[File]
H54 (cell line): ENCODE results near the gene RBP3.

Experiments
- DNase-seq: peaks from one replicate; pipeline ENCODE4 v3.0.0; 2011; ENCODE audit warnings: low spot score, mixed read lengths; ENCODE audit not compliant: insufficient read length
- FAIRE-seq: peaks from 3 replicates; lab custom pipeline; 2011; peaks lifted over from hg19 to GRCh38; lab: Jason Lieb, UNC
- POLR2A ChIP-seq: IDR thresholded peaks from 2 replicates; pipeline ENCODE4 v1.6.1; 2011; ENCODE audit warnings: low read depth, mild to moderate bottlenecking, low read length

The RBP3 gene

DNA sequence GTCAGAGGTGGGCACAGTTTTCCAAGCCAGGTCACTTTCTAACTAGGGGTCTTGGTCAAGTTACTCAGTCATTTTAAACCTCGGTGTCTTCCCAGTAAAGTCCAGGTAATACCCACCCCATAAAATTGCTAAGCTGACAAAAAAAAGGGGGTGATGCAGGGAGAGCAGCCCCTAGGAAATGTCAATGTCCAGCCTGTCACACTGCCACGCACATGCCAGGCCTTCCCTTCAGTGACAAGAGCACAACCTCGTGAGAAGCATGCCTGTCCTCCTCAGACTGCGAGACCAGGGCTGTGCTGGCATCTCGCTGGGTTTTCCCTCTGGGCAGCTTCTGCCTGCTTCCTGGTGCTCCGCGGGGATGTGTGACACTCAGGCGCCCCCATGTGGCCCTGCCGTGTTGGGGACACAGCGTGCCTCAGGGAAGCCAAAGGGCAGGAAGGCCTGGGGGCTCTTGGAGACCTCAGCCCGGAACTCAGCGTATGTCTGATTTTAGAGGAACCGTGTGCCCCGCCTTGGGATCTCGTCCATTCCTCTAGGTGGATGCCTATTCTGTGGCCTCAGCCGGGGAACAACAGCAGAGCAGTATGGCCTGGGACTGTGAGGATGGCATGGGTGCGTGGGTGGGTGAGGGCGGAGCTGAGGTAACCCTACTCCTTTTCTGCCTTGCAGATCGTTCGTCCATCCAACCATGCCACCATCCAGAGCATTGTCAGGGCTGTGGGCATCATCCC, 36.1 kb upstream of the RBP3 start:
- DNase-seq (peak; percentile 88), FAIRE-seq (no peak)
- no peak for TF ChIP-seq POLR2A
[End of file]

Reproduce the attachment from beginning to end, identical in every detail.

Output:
H54 (cell line): ENCODE results near the gene RBP3.

Experiments
- DNase-seq: peaks from one replicate; pipeline ENCODE4 v3.0.0; 2011; ENCODE audit warnings: low spot score, mixed read lengths; ENCODE audit not compliant: insufficient read length
- FAIRE-seq: peaks from 3 replicates; lab custom pipeline; 2011; peaks lifted over from hg19 to GRCh38; lab: Jason Lieb, UNC
- POLR2A ChIP-seq: IDR thresholded peaks from 2 replicates; pipeline ENCODE4 v1.6.1; 2011; ENCODE audit warnings: low read depth, mild to moderate bottlenecking, low read length

The RBP3 gene

DNA sequence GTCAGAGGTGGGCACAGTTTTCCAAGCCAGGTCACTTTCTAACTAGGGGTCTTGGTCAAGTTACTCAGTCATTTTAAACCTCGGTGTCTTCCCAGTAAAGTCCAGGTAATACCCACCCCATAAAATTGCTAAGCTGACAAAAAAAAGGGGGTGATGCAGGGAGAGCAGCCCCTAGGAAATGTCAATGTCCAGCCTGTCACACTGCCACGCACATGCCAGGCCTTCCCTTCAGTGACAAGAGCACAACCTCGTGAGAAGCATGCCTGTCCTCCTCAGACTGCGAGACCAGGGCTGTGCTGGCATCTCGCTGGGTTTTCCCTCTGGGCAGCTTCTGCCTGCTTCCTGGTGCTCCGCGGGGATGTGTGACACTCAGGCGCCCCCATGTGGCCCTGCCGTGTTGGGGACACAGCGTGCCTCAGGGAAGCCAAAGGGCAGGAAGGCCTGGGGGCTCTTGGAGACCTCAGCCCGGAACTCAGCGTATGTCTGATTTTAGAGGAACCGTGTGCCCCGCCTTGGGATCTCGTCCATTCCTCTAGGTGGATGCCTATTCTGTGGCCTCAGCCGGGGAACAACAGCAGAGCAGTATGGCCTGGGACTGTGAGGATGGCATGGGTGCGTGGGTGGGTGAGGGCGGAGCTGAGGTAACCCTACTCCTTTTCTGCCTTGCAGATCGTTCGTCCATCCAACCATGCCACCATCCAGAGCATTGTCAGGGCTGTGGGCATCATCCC, 36.1 kb upstream of the RBP3 start:
- DNase-seq (peak; percentile 88), FAIRE-seq (no peak)
- no peak for TF ChIP-seq POLR2A